Tremors is celebrating its twenty-fifth anniversary this year, which makes it a great time to look back on the original film to see what made it so special. It has spawned three sequels with a fourth on the way this October, as well as a TV series long before every franchise started making that jump. It has a loyal fan base and remains strong in the public consciousness. That’s chiefly because it’s a near-perfect horror comedy. The balance of wit, scares and action in Tremors is flawless and it’s something that we simply don’t see that much of anymore.
Of course, Tremors is more famous for Kevin Bacon than anything else. It was not his first starring role. And it came out after Footloose, which is widely considered to be his breakout performance, but this is probably the most lively and charismatic film in the actor’s career. Bacon as Val and Fred Ward as Earl have a great chemistry and play off one another perfectly as two friends stuck in their middle of nowhere town, working odd jobs to make ends meet. When they are finally on their way out, they come across a monster that prevents them from leaving. While Val and Earl are the heart of the feature, the entire cast of characters feel lived in, each with an identity all their own. While some of them are quirky, none of them are completely cartoony. The only one that approaches this is Michael Gross as Burt Gummer and even he feels somehow real.
Watching the original, it’s easy to see why Burt became the sole returning character throughout every sequel. He’s larger than life and over-the-top, yet somehow you buy him. You don’t question that there are Burt Gummers of the world, waiting for their great battle in the form of a giant worm. Gross plays the part perfectly too, and clearly loves the character, given his return in the sequels as well as the spinoff television series.
While the cast is great, the importance of the creature effects in Tremors cannot be overstated. These are massive, difficult monsters to convincingly bring to life, yet the team designing them makes it look effortless. A lot of thought went into the Graboids, both on the page and in the sculpting of the actual effects and all of that certainly pays off on screen. These monsters feel like lost relics.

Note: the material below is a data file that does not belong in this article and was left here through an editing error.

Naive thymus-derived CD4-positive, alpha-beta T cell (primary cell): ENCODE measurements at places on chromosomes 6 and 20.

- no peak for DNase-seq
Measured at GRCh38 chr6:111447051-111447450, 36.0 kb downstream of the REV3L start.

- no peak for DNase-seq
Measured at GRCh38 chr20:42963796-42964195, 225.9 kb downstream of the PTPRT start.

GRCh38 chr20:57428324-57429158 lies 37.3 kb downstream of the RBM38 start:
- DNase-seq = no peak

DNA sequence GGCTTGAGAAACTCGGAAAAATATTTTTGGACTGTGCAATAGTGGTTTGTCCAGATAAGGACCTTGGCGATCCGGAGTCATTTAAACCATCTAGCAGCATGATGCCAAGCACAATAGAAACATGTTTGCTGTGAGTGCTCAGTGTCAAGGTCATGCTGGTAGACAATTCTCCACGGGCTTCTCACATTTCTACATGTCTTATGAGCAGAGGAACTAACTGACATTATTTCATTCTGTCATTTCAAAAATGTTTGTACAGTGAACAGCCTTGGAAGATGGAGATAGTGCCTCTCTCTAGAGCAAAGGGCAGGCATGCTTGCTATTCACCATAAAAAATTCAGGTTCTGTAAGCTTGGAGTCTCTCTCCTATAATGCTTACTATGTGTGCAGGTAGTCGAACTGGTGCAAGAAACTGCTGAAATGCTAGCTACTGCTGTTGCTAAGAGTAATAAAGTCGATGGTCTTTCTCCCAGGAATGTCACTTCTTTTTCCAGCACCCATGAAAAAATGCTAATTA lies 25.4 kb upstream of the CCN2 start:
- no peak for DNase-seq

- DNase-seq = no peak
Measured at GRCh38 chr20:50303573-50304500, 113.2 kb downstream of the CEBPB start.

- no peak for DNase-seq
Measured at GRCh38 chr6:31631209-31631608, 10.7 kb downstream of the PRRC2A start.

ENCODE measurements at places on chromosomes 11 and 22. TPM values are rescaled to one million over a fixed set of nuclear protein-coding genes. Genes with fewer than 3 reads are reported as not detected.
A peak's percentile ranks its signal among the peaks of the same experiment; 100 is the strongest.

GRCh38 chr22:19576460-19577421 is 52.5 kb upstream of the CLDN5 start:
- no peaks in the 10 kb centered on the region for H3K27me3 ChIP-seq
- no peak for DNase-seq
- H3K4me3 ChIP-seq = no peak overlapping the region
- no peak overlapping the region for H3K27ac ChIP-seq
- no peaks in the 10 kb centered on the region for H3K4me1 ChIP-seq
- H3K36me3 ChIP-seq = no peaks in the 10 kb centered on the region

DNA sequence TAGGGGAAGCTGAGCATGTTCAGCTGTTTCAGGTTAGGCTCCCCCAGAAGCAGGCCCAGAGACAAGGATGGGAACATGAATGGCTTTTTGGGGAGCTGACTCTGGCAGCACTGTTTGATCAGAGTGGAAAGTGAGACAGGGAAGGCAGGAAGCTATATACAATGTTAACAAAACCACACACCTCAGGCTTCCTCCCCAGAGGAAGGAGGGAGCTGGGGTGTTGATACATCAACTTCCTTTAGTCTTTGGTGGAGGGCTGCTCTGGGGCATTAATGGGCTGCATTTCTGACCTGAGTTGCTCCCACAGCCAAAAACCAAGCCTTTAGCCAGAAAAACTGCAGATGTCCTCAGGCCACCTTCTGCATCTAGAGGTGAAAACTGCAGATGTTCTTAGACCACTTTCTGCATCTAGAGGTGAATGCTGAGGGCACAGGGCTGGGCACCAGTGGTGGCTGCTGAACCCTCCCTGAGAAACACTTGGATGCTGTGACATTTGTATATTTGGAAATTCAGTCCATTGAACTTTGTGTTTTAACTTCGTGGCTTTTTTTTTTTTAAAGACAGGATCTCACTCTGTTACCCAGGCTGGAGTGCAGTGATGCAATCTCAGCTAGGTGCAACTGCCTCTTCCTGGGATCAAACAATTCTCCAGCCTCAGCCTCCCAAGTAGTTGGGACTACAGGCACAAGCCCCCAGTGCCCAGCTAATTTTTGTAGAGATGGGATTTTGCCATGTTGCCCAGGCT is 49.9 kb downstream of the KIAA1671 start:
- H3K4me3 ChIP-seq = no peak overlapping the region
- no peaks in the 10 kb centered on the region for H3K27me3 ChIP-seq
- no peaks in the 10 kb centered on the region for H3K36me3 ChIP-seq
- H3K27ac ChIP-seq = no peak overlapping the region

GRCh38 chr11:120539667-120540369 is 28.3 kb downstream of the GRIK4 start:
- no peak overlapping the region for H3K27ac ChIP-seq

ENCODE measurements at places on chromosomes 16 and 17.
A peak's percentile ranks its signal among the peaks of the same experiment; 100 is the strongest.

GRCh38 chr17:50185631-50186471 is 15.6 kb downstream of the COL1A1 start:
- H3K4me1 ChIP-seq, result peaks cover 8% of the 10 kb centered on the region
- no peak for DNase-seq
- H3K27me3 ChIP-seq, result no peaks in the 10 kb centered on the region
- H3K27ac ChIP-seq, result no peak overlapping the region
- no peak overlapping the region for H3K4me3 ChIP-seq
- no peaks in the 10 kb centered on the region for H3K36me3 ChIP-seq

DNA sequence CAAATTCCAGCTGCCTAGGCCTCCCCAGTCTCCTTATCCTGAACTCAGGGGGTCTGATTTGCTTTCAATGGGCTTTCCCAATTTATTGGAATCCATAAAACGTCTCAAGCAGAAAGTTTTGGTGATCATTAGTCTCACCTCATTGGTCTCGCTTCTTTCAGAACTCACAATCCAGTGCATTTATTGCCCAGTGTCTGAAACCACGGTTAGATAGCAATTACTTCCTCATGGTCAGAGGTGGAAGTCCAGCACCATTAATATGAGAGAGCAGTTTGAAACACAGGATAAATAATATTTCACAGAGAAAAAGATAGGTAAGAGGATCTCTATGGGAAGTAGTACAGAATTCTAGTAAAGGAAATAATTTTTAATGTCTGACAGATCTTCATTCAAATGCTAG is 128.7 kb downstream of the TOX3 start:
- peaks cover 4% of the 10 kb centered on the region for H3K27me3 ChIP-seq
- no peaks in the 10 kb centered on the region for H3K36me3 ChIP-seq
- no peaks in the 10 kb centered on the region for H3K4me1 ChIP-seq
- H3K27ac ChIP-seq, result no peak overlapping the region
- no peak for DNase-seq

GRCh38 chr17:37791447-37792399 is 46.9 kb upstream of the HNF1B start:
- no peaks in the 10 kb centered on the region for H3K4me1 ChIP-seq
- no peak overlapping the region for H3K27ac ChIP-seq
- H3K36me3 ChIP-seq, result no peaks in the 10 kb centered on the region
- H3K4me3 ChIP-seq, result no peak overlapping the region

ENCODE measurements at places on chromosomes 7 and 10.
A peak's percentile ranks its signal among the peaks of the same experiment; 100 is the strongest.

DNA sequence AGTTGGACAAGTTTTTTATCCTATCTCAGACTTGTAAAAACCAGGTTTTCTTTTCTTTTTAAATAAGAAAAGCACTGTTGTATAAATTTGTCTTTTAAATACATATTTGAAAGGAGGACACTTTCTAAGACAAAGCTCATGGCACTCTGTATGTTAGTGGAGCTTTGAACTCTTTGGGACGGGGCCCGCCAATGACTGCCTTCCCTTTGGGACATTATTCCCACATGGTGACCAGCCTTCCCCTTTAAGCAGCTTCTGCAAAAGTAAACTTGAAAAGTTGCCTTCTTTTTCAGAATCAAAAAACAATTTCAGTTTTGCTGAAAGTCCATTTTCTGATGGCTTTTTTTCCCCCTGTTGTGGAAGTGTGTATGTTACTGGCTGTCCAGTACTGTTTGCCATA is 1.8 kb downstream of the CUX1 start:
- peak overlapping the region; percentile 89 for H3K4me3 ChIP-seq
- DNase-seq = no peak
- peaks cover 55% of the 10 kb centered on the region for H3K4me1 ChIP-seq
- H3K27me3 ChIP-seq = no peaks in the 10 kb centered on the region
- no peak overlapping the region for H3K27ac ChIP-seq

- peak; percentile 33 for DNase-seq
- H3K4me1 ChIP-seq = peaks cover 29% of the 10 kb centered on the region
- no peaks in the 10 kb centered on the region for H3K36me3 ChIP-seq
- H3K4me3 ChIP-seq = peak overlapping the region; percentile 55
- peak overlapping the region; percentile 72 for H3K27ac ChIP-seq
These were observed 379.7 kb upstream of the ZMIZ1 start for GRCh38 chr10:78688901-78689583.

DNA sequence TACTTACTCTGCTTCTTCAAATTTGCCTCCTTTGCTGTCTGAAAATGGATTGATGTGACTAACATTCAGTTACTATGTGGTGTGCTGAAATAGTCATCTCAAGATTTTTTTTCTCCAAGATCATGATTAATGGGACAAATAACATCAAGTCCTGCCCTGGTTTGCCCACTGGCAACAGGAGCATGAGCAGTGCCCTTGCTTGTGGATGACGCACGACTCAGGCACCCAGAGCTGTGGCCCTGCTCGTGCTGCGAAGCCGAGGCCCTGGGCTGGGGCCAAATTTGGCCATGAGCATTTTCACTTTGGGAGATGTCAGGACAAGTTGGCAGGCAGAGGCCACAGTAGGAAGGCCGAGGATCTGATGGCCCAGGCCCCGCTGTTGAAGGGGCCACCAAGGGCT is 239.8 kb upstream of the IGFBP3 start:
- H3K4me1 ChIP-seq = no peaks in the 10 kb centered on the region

Tremors works as a comedy, as an action movie, and as a horror film. While this sort of cross-genre film was not uncommon in the early-to-mid 1980’s, it had all but died out by 1990. When Tremors was released, this sort of feature wasn’t being made anymore and that helped it tremendously in terms of making it stand out. It didn’t do that well in theaters, although it was not a flop. It built up its audience over time. More and more people went back to view the film as the years went on. Ironically, some of the success of Tremors was built by its sequels. Even though it wasn’t a box-office smash, it had producers that had faith in the concept and the property. They made Tremors 2 for less money, but it got people to go back and watch the first movie.
From there, its audience only grew. Tremors is one of the few cult classics of the 1990s. It boasts a campy nature, great characters, great creature design and a concept that simply works. Most horror movies of the decade were focused on being psychological thrillers. After the success of Scream, focus shifted to a brief resurrection of the slasher. Tremors is different from all of these. That might be a large part of why it didn’t do exceedingly well at the box office in its initial release, but it’s also why the movie works. More than anything, Tremors is insanely fun. It’s a thrill-ride from beginning to end that has you laughing, but always keeps you on the edge of your seat. That, more than anything, has been the key to the movie’s success over the past twenty-five years.